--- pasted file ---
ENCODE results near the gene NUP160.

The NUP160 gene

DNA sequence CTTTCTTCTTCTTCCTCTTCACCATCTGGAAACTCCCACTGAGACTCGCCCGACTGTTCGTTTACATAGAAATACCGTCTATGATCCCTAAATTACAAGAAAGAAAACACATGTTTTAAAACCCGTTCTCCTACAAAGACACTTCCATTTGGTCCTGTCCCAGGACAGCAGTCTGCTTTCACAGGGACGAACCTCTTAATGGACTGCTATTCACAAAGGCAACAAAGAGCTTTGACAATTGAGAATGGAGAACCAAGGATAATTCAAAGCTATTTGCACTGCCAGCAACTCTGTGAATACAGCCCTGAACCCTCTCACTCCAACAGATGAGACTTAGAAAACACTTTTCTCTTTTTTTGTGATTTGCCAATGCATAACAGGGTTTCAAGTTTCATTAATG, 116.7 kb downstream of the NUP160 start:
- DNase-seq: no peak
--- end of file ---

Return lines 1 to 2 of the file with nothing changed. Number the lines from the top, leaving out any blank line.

ENCODE results near the gene NUP160.

The NUP160 gene